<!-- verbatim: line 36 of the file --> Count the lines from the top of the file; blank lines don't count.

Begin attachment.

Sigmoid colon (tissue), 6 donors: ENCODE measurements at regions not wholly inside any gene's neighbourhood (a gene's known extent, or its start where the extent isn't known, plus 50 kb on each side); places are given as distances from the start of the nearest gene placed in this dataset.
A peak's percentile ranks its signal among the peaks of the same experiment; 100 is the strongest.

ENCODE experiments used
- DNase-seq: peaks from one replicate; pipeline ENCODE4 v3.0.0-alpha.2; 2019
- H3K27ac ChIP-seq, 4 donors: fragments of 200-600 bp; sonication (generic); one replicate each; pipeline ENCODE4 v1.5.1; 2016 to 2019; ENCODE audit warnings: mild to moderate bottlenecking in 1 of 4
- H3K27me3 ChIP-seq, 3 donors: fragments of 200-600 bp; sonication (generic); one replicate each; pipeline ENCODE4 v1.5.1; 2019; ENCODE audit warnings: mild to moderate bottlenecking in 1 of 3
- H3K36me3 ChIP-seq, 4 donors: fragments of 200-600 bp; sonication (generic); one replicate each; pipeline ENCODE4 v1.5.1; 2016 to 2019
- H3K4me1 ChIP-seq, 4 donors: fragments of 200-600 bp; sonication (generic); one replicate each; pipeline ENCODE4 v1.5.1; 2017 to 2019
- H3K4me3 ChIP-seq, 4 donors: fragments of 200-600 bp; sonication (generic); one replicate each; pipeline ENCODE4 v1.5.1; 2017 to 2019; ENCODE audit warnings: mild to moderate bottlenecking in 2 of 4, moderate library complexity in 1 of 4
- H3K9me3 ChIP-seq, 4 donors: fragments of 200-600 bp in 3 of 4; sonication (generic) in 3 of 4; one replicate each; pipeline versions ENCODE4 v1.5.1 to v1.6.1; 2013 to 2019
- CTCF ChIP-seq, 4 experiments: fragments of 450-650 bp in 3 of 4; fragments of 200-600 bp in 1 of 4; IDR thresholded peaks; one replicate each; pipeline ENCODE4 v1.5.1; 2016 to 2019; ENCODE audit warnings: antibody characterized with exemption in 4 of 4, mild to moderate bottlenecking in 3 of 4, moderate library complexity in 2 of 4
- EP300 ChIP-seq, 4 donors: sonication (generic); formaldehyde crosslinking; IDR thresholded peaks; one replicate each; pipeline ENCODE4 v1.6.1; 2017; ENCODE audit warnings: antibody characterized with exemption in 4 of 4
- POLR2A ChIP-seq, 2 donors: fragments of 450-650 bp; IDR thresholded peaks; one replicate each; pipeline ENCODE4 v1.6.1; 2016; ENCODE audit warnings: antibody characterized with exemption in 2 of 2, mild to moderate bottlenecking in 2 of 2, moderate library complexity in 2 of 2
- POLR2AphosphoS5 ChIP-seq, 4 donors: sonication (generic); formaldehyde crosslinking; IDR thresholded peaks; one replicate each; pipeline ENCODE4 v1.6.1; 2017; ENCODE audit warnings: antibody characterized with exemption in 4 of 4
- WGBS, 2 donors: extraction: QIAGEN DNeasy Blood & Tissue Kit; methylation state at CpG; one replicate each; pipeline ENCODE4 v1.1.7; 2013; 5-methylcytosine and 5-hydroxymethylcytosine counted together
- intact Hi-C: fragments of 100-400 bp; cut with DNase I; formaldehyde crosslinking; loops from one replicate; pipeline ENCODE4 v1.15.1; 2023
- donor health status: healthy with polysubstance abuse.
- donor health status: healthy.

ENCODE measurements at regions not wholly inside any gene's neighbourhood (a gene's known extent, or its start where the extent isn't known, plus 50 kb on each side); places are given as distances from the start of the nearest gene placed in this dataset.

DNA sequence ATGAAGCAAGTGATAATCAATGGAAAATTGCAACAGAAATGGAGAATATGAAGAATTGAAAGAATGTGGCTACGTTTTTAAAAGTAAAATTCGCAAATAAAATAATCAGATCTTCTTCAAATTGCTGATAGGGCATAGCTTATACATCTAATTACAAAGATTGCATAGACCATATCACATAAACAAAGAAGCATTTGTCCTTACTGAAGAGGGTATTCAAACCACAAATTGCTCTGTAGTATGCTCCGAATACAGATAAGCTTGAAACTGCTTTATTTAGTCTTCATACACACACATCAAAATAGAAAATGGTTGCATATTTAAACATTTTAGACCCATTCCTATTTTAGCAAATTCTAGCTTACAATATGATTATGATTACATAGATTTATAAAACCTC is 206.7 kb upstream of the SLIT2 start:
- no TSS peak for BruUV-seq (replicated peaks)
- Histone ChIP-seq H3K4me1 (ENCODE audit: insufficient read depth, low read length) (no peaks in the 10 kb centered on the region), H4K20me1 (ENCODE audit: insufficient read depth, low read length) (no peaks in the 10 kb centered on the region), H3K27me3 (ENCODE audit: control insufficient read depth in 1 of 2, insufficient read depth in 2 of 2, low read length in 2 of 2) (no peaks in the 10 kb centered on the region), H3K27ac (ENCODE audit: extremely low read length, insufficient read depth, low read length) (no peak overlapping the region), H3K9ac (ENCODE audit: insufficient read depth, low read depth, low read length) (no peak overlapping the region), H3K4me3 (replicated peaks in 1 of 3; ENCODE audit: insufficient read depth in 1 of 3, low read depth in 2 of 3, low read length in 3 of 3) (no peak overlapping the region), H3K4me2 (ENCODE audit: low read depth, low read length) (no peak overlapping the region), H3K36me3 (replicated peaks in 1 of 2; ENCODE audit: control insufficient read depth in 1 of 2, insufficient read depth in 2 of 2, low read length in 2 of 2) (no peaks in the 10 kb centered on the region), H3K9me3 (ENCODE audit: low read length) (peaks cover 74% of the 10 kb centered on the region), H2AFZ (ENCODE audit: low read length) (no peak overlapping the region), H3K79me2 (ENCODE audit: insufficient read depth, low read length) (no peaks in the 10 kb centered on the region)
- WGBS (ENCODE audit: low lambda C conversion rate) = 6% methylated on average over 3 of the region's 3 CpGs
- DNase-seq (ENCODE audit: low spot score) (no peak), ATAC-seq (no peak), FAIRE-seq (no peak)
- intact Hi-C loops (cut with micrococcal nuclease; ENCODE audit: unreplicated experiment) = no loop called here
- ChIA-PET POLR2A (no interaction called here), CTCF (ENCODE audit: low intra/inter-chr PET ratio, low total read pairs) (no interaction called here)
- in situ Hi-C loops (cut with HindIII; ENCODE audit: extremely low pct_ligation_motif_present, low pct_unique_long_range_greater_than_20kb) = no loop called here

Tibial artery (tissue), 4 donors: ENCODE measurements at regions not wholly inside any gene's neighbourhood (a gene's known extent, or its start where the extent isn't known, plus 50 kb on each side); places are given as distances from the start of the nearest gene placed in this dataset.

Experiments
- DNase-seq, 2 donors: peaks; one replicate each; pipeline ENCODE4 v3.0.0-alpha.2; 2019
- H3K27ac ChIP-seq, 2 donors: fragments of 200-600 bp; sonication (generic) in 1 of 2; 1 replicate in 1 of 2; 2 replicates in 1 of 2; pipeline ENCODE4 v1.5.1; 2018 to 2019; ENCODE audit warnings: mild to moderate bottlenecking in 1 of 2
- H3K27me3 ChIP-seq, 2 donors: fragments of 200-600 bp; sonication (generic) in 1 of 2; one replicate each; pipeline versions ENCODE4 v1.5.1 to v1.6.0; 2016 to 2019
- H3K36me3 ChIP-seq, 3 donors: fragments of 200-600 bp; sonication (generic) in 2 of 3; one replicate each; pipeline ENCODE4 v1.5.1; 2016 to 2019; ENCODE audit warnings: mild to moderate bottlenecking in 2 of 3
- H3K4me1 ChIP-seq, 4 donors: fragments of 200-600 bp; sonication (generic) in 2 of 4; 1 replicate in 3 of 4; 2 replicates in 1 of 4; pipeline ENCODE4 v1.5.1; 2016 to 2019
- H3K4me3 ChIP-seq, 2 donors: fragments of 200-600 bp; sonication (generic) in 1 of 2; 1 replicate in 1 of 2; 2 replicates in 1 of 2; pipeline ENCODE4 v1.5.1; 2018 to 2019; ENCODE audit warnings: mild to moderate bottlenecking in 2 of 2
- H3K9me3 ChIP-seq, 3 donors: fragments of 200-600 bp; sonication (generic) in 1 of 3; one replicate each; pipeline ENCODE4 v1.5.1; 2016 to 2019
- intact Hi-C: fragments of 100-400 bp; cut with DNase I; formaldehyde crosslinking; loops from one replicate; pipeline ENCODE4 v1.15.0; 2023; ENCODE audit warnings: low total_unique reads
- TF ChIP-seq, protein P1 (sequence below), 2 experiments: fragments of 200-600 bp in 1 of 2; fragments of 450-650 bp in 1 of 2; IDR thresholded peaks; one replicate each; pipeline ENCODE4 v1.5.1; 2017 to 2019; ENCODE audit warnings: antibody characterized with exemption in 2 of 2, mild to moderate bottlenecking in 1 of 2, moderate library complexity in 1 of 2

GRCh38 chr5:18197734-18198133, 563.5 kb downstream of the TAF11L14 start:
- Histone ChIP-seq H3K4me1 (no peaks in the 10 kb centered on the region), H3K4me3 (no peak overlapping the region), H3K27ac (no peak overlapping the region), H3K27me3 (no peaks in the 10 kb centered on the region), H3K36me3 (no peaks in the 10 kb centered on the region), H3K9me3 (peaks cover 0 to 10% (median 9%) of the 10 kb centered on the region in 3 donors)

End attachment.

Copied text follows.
- H3K9me3 ChIP-seq, 3 donors: fragments of 200-600 bp; sonication (generic) in 1 of 3; one replicate each; pipeline ENCODE4 v1.5.1; 2016 to 2019